But the $50 billion tally of announced deals couldn't sustain an early spark in the major stock indices. With oil over $60 per barrel, a spate of probably soft manufacturing reports out this week and traders expecting a setback after seven months of gains, the market slipped despite the acquisition frenzy.
The Dow Jones Industrial Average and the S&P 500, both slid for a third consecutive day, down 0.1% Monday to close at 12,632.26 and 1449.37, respectively. The Nasdaq Composite was down for its second straight day, dropping 0.4% to close at 2504.52.
"I think the deals are holding the market up," says Todd Leone, head of listed trading at Cowen & Co. "They've repriced all the stocks, and people are afraid to be short."
If left alone, stocks might have fallen farther, says Leone. "Everyone is talking correction, correction, correction, and to some extent a little bit of that is coming true."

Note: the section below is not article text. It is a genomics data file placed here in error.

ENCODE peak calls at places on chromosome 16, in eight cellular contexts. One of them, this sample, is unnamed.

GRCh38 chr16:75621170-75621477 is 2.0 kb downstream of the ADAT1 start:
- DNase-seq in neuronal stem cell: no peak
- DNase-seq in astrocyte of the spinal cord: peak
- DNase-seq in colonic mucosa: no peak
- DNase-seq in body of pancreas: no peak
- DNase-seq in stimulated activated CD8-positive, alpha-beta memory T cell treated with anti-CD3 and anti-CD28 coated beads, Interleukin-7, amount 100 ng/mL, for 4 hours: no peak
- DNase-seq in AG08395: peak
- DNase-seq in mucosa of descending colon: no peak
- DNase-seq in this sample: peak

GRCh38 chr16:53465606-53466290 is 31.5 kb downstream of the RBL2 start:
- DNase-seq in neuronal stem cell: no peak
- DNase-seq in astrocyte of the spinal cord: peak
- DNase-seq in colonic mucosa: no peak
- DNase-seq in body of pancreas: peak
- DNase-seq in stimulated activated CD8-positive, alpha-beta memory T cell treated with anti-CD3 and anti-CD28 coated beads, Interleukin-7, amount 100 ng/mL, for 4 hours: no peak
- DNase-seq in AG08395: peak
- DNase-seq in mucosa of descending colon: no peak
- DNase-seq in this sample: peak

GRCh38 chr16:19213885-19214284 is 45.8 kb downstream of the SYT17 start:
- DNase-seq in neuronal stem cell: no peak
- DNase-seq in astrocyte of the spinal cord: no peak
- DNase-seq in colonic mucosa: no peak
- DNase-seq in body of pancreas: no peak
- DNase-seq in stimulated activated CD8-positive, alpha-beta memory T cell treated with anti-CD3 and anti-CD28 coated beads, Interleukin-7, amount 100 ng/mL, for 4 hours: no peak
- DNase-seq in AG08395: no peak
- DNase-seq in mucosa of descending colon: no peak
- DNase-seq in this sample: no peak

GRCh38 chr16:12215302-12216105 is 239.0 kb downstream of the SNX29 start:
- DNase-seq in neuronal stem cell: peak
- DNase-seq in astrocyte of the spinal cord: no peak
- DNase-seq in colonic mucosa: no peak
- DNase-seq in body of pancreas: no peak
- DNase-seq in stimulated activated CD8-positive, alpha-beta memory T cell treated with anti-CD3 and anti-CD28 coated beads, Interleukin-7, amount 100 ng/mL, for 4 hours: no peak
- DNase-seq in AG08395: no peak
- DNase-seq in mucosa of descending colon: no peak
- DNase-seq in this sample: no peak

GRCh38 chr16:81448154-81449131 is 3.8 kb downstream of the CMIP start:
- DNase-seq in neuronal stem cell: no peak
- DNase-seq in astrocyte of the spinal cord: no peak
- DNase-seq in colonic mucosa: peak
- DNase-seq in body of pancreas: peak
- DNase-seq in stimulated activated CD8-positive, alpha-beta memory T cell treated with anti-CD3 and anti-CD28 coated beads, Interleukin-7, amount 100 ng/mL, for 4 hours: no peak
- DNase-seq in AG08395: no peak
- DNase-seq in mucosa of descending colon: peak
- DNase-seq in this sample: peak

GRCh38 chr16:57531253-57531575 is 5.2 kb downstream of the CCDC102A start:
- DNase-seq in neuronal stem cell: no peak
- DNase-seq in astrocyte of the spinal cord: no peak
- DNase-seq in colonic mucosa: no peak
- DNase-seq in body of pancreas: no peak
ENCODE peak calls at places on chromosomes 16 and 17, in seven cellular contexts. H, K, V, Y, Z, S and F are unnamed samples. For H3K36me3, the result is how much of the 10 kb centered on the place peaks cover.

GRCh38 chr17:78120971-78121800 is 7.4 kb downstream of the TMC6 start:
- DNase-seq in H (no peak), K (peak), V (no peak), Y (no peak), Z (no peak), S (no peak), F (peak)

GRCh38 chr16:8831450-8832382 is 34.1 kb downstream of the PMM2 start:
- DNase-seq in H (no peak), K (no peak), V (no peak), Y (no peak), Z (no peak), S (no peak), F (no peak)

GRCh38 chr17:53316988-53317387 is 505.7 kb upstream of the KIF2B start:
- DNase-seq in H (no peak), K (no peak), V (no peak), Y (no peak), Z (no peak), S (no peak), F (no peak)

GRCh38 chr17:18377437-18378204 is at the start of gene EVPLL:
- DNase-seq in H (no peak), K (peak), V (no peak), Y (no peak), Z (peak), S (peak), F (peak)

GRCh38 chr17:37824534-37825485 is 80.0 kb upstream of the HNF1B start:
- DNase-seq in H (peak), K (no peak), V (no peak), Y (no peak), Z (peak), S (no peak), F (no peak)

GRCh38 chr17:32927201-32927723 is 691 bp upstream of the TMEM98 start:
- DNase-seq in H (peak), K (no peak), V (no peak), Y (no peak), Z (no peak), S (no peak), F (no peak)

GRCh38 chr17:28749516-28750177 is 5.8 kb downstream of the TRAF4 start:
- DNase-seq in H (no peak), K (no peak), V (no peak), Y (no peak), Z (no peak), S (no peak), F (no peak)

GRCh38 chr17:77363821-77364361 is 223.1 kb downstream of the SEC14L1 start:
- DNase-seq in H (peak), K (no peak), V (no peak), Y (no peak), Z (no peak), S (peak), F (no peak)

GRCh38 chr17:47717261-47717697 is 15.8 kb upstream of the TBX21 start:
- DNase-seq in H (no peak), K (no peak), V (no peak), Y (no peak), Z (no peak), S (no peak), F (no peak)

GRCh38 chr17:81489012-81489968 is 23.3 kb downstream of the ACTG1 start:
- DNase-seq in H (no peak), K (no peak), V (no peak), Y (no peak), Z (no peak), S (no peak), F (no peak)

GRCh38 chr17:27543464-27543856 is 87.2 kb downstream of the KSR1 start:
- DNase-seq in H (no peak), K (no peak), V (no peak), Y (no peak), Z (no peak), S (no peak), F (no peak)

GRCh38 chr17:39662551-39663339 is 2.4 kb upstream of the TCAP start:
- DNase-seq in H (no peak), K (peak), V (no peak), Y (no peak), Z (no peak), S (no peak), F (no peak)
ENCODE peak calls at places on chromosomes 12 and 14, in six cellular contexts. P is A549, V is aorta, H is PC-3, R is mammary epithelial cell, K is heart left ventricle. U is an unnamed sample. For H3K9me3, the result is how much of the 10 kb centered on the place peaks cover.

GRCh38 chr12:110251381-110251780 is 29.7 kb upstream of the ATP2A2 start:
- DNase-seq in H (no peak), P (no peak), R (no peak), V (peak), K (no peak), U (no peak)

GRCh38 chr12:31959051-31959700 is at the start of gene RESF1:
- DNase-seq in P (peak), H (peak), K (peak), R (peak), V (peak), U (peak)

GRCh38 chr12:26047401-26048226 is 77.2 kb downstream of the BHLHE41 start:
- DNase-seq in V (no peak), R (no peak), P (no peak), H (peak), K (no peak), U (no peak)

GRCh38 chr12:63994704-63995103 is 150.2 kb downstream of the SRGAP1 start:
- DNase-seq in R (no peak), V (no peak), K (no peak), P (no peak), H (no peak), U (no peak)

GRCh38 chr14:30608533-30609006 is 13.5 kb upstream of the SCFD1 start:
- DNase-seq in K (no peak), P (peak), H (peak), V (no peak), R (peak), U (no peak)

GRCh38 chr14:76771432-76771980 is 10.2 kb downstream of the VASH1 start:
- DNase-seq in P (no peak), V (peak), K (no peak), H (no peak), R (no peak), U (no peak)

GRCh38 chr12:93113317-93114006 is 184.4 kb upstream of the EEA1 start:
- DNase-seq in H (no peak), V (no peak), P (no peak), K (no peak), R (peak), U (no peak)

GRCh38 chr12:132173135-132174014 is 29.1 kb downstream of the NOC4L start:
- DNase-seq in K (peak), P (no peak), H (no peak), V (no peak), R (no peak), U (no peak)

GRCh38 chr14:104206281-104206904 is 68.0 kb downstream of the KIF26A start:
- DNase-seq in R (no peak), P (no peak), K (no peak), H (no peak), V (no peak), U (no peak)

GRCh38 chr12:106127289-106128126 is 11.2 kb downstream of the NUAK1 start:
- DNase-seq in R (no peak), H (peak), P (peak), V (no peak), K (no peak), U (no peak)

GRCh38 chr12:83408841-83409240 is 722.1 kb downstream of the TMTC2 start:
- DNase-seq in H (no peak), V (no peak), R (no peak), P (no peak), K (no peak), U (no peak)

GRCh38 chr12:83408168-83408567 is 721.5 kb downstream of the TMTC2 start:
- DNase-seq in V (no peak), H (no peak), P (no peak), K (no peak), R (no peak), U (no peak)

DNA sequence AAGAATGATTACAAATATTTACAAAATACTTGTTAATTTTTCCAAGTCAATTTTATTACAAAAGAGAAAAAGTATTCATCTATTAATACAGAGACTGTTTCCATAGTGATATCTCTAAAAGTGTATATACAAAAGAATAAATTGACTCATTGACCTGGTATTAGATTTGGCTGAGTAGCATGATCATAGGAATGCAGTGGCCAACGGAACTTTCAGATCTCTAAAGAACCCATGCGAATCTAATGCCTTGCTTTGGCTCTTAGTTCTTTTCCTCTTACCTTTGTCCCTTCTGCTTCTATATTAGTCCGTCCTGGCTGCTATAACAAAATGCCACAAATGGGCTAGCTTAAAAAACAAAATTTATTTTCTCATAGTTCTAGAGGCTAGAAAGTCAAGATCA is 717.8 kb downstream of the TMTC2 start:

Many potential weak links for investors may trip the market in the next several days, as most of the data are manufacturing-related. Manufacturing is the segment of the economy known by investors as the chink [Chinese] in Goldilocks' armor [Rüstung].
Indeed, ex-Federal Reserve Chairman Alan Greenspan opened the day with talk of a recession this year. "When you get this far away from a recession, invariably forces build up for the next recession, and indeed we are beginning to see that sign, for example in the U.S. profit margins ... have begun to stabilize, which is an early sign we are in the later stages of a cycle," he said in a speech Monday that was broadcast via satellite in Hong Kong for the Very GC Global Business Insights 2007 Conference.
Greenspan's words may have been largely dismissed by stock traders, but the Treasury bond market took heed. The 10-year Treasury bond fell to 4.63% from 4.68% on Friday. The yield on the 10-year has slid from 4.89% at the end of January as evidence has emerged that growth may not be as gangbusters as previously thought.
[Siehe auch hier: http://www.ariva.de/board/283887?pnr=3120223#jump3120223 ]